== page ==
Choice of Law and Copyright Ownership
by Pamela Chestek • October 10, 2016 • copyright • 0 Comments
RCTV International Corp. v. Rosenfeld is a exhaustive examination of how US copyright law applies to works of foreign origin. Plaintiff Radio Caracas Television RCTV C.V. is a Venezuelan television company that created the telenovela series “Juana La Virgen”1. RCTV Caracas hired defendant Perla Farias De Eskinazi (“Farias”), also Venezuelan, on four different annual contracts to write scripts. The show was first broadcast in 2002.
RCTV Caracas licensed the rights to RCTV Miami for use everwhere but Venezuela. In 2013 RCTV Caracas registered the copyright in the United States and sued Farias and her agent, claiming that media company Televisa approached RCTV to terminate its contract because Farias’ agent told it that RCTV did not have the rights to the show. RCTV brought claims under the Copyright Act and for intentional interference with a business relationship, tortious interference with contract, fraud, and unfair competition. The court bifurcated in order to try the issue of ownership of copyright first.
What I like about the decision is that the court very carefully parses out each step of the creation and ownership of the works, deciding at each step of the way what law applies, US or Venezuelan. As the court describes, the various cases in which foreign law is implicated have generally conflated the legal analysis. No conflation here.
So the first step was to decide what law controlled ownership at inception and, by application of that law, who owned it. Nimmer takes the view that ownership should be decided under U.S. law, called “national treatment”; however, Itar-Tass News Agency v. Russian Kurier, Inc., 153 F. 3d 82, 88-92 (2d Cir. 1998) held that, because copyright is a form of property, under the Restatement (Second) of Conflict of Laws § 222 ownership should be determined by the law of the state with “the most significant relations” to the property and the parties.
With a thorough analysis, as well as observing that the 11th Circuit has a controlling opinion, the RCTV Int’l court agreed with the rationale in Itar-Tass and that Venezuelan law applied:
[I]n this case, there is no dispute that the works at issue for the contracts between 2000 through 2002 were created by Venezuelan nationals, in Venezuela and pursuant to Writer’s Agreements executed in Venezuela. In addition, the Agreements executed between 2000 and 2003, included a Venezuelan choice of law clause. As such, Venezuela, and thereby its laws, has the most significant relation to the copyrights and the parties. Thus, Venezuela is the country of origin and provides the law for determining initial ownership of the copyrights.
The plaintiffs argued that Venezuelan law was similar in effect to the US “work made for hire” provision where ownership initially vests in the employer, but the court said not so:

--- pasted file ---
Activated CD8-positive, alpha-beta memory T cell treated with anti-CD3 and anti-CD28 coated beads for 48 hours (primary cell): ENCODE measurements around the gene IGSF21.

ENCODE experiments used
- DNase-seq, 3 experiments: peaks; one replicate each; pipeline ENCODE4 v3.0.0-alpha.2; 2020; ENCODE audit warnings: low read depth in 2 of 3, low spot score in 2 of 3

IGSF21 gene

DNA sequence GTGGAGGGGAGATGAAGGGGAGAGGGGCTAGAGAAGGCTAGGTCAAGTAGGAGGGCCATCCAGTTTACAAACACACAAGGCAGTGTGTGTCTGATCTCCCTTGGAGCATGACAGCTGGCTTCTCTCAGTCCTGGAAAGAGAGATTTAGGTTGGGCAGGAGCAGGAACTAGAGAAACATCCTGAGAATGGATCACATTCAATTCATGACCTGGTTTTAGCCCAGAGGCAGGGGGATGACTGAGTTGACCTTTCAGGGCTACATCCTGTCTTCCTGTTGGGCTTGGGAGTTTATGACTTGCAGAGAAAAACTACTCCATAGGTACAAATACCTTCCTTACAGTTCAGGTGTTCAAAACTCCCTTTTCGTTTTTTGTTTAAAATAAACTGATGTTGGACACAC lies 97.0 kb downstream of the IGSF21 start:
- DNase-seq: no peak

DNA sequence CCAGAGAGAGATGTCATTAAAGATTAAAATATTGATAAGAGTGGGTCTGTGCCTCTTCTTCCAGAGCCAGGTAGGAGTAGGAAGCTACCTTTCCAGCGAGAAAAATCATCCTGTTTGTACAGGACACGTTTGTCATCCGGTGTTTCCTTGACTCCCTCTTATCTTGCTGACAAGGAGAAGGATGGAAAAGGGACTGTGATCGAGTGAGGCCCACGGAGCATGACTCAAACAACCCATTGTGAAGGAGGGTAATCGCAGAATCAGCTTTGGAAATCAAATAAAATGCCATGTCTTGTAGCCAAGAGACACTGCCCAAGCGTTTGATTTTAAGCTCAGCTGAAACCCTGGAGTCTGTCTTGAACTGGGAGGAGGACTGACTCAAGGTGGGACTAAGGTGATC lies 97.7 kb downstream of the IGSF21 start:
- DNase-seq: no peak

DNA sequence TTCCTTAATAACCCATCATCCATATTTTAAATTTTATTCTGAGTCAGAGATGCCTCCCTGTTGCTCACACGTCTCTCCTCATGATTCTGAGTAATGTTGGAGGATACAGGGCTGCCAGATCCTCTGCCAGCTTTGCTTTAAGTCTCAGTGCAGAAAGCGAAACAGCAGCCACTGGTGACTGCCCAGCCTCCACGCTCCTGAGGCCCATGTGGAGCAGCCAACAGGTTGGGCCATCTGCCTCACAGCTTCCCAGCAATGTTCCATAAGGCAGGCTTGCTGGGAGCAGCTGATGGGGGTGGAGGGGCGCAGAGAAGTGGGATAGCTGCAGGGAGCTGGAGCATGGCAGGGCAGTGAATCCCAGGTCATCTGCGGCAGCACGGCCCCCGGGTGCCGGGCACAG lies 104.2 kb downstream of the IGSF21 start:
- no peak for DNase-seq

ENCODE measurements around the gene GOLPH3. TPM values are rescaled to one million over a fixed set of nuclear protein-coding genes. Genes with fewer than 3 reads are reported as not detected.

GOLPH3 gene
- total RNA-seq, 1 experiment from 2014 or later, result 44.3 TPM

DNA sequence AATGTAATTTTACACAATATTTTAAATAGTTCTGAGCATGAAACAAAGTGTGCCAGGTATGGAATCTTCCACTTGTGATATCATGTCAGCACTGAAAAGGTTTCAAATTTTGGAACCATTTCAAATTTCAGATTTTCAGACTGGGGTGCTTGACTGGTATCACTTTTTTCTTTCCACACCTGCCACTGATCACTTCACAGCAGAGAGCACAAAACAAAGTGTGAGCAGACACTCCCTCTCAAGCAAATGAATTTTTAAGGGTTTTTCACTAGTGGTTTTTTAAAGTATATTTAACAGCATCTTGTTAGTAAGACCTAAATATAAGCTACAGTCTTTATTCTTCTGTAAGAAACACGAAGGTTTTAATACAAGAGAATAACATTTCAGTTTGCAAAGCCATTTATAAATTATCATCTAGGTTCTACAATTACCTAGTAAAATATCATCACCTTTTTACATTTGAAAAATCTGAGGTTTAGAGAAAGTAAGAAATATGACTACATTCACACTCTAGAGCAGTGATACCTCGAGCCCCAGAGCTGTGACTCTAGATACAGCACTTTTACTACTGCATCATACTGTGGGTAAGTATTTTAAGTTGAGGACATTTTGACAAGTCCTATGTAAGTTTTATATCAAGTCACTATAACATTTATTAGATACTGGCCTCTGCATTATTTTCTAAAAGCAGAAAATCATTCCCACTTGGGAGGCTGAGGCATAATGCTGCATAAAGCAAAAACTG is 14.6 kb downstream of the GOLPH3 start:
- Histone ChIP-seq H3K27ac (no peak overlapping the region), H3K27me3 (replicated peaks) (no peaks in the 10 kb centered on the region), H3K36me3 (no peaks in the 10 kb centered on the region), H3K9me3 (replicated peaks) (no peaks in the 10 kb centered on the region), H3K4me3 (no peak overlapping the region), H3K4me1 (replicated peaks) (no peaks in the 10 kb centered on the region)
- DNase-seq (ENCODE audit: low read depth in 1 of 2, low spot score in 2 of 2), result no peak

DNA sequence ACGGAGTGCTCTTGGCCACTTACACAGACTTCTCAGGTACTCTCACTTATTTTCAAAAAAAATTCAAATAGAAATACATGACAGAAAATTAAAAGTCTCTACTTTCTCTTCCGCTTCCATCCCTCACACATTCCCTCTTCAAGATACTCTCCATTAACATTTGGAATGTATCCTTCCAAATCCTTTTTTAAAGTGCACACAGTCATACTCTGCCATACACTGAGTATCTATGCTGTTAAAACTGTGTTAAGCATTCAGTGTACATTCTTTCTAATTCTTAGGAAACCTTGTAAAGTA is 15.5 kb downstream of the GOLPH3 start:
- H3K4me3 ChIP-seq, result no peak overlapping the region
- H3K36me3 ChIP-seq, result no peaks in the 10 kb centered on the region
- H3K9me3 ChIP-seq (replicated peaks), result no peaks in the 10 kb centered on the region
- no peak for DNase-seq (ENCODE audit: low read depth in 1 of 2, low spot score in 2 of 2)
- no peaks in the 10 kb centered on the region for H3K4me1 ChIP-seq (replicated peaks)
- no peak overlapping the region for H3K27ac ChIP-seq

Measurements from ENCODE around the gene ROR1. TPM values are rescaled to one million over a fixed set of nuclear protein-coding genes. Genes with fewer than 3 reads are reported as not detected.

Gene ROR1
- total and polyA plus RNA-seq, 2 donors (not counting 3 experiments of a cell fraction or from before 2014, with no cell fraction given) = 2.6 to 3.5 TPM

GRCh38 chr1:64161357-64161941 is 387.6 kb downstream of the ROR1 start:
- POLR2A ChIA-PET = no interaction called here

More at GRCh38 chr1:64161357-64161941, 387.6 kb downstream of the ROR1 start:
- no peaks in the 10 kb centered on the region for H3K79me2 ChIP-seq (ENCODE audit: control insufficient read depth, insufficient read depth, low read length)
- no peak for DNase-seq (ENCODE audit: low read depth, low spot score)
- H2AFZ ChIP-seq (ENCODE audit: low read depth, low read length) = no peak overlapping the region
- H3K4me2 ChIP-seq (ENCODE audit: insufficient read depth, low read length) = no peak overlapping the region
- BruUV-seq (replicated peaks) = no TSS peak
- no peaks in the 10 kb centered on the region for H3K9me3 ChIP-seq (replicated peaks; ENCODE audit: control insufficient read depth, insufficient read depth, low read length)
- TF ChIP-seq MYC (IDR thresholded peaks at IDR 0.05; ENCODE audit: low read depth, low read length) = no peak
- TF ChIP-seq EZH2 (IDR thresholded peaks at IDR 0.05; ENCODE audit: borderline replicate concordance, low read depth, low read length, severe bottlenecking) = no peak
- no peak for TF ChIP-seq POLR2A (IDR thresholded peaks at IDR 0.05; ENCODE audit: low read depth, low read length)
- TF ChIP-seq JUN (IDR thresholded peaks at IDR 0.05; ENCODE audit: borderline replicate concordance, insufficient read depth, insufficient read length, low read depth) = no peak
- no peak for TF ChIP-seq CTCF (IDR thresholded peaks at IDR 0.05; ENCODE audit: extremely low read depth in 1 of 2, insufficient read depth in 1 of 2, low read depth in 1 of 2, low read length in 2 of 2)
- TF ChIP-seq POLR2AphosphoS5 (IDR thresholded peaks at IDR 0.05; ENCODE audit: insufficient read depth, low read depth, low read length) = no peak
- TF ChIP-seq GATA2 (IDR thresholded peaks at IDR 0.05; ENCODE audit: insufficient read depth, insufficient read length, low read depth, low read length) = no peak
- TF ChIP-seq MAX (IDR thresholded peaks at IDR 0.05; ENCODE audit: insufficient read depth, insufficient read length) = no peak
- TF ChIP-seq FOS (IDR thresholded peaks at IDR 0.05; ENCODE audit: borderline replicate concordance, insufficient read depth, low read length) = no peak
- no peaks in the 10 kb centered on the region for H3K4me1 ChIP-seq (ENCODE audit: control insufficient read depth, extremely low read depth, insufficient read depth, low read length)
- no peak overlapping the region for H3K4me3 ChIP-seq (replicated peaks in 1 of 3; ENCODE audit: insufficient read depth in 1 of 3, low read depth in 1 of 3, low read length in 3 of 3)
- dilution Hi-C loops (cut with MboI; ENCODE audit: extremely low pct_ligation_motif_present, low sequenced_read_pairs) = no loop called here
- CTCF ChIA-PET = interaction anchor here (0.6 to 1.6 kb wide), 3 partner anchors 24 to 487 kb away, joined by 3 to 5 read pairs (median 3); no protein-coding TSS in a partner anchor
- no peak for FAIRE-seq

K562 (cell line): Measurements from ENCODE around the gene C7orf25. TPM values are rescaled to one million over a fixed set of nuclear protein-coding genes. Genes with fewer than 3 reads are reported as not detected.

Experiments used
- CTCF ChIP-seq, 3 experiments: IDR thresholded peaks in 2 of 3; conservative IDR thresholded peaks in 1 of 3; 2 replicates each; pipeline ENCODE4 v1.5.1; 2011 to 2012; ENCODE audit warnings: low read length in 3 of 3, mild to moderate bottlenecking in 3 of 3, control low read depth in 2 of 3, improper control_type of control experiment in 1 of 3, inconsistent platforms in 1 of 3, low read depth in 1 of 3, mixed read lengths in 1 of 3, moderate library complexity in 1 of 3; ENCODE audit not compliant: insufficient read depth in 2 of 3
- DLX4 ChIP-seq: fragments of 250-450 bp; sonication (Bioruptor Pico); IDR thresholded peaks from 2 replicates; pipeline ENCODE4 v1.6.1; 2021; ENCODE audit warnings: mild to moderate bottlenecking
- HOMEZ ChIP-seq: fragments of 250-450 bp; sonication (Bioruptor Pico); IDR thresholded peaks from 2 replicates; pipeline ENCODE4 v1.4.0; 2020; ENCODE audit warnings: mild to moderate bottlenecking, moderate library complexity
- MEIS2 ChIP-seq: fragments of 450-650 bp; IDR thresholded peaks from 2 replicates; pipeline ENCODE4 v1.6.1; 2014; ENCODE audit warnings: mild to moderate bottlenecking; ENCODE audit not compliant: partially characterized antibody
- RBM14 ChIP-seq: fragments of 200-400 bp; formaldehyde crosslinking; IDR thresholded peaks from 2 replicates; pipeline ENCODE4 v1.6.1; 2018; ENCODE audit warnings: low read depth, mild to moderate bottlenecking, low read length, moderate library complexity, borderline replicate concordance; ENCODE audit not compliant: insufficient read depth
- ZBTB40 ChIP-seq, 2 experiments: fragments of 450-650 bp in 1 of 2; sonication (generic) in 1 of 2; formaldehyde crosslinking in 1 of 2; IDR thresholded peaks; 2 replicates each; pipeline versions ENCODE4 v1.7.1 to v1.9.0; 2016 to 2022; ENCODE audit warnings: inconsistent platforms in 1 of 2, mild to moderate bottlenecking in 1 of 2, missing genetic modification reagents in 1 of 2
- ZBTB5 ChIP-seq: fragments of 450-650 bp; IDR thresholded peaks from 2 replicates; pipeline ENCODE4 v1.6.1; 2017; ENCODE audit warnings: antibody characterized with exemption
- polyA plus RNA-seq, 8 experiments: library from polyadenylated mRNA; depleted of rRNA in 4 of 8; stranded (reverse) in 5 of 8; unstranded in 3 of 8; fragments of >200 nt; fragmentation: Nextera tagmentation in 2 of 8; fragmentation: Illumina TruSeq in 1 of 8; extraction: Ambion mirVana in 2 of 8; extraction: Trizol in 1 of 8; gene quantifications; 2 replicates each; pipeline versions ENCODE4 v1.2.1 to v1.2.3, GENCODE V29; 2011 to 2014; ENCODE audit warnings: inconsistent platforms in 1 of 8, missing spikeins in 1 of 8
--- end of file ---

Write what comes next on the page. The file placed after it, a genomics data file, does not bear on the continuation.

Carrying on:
Plaintiff’s argument is unpersuasive. Article 59 of the VCL states that “[i]t shall be presumed . . . that the authors of works created in the course of employment relations . . . have assigned to [the hiring party] . . . the exclusive right to exploit [the work].” Black’s Law Dictionary defines an “assignment” as “[t]he transfer of rights or property.” Black’s Law Dictionary defines a “transfer” as “[a]ny mode of disposing of or parting with an asset or an interest in an asset” as well as “[t]o convey or remove from one place or one person to another.” In other words, the plain meaning of the word “assign” is for one person to give up their ownership in something and give it to someone else. By using the word “assigned,” Article 59 is thus defining the hiring party as a subsequent owner of the right of exploitation, not its initial owner.
(Emphasis and brackets in original; citations omitted.) So Farias was the initial owner, but the Venezuelan statute says that the employee is presumed to assign it to the employer. The next choice of law question therefore was what law, US or Venezuelan, applied to the assignment. The court held that here, too, Venezuelan law applied.
The wrinkle in the case was two seemingly-conflicting provisions in Venezuelan law on the timing of termination of ownership. Article 52 says:
The assignment of the author’s exploitation rights in his future works shall be valid if those works are specified individually or by genre; the assignment shall be effective only for a maximum period of five years counted from the date of the contract, even where the latter has specified a longer period.. . .
However, Article 59 says:
It shall be presumed, unless expressly agreed otherwise, that the authors of works created in the course of employment relations or on commission have assigned to the employer or commissioning party, as the case may be, without limitation and for the entire duration thereof, the exclusive right to exploit them ….
Based on testimony by experts in Venezuelan copyright law, the court concluded that the express language of Article 59, “without limitation, for the entire duration thereof,” was meant to override the provision in Article 52.
If you have a foreign ownership situation go to this case first; my summary is very brief but the court’s opinion is exceptionally thorough. The parties said at the outset that they would seek immediate appeal, which probably explains the court’s attention to detail.
RCTV Int’l Corp. v. Rosenfeld, No. 13-23611-CIV-SIMONTON (S.D. Fla. Sept. 30, 2016)
This work is licensed under a Creative Commons Attribution-NoDerivatives 4.0 International License.
- CW Network made a US version of the show, “Jane the Virgin,” I suspect part of the motive for the lawsuit. IMDb says that Farias had also been a writer for Jane the Virgin. ↩